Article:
They Thought They Were Going to Rehab. They Ended Up in Chicken Plants - Page 4

By Amy Julia Harris and Shoshana Walter for Reveal 10/10/17

The programs promise freedom from addiction. Instead, they’ve turned thousands of men and women into indentured servants.

A man in a yellow work suit walks towards a factory, dead chickens hang from above, text reads: All Work No Pay.
Men sent to Christian Alcoholics & Addicts in Recovery, better known as CAAIR, work full time at chicken processing plants. The hours are long, the conditions are brutal and the program keeps all the wages. Credit: Gabriel Hongsdusit/Reveal

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But affordable treatment is in short supply. Drug court defendants have waited up to nine months for a bed in a residential treatment facility, meanwhile relapsing or languishing in jail. As a result, some courts turn to uncertified programs such as CAAIR, even though it might violate the law, according to the law’s authors.

“That is insanity gone to sea,” former state Sen. Dick Wilkerson said when told of Reveal’s findings. (He is not related to CAAIR’s founder.) “That’s illegal. They can’t do that. That is the law, and it has to be followed.”

In Pontotoc County, Judge Thomas Landrith sometimes uses CAAIR in place of certified treatment. He said there’s never a wait list, and it costs the courts and state nothing.

“We tried to get residential treatment programs down here, but we never could really pull it off,” he said. “So recovery programs kind of fit that niche.”

Other judges said they were unaware of the law or have found ways around it.

Tulsa’s drug court, which sends the most defendants to CAAIR, said the law permits judges to use uncertified programs, as long as it’s not for treatment.

“The referral is to assist the participants in developing good job skills, life skills, work ethics and personal care skills,” said Vicki Cox, court administrator. “Participants are not sent to CAAIR for drug or alcohol treatment.”

But Reveal found that Tulsa’s drug court staff repeatedly described CAAIR as treatment in court records. Cox dismissed that as a record-keeping error.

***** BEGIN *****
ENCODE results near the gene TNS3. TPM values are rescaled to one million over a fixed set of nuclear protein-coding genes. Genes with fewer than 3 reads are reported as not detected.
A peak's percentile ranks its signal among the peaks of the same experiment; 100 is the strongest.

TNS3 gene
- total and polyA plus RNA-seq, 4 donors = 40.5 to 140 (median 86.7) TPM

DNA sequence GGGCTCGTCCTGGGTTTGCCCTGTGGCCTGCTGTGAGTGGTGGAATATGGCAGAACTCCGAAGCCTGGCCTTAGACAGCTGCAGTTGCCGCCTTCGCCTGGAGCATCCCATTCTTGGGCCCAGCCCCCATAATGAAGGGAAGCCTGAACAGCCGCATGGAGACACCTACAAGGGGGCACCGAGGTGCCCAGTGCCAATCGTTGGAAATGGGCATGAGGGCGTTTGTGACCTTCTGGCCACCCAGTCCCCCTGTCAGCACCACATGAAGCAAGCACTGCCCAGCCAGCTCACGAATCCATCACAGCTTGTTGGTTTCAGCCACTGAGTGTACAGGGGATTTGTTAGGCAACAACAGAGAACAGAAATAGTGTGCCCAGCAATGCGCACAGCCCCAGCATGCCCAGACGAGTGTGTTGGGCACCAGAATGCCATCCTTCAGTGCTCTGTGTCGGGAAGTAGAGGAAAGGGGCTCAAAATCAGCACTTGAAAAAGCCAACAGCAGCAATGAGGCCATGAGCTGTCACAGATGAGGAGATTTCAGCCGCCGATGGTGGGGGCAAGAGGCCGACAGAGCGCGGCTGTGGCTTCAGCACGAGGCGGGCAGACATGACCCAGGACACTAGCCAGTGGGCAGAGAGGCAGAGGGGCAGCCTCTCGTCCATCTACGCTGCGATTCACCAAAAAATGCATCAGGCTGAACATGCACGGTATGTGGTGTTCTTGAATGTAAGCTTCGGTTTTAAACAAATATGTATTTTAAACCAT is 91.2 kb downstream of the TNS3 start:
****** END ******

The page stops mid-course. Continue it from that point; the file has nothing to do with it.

Oklahoma’s Department of Mental Health and Substance Abuse Services funds and monitors drug courts. The agency knows that judges are using uncertified providers such as CAAIR, but officials say there’s little they can do. All they can do is cut some of the funding to drug courts that use those programs. But that’s little disincentive to judges.

No drug court judge has ever been disciplined for using uncertified programs, according to the Oklahoma Council on Judicial Complaints.


Brad McGahey went straight from CAAIR to a Marshall County jail cell. Because he failed to complete the program, he had violated the rules of his probation. The judge sentenced him to a year in state prison.

McGahey was released after two months due to prison overcrowding.

After Brad McGahey injured his hand and left CAAIR, a judge sentenced him to a year in state prison. He was released after two months due to overcrowding. Credit: Oklahoma Department of Corrections

His injury had not improved. One minute, his hand throbbed with pain. The next, it tingled and went numb. Sometimes it turned blue.

He found a lawyer and went to court for workers’ compensation. The process was slow, and CAAIR fought him every step of the way. In court in 2012, the program’s attorneys argued that McGahey’s recurring symptoms weren’t the result of the accident in the chicken plant.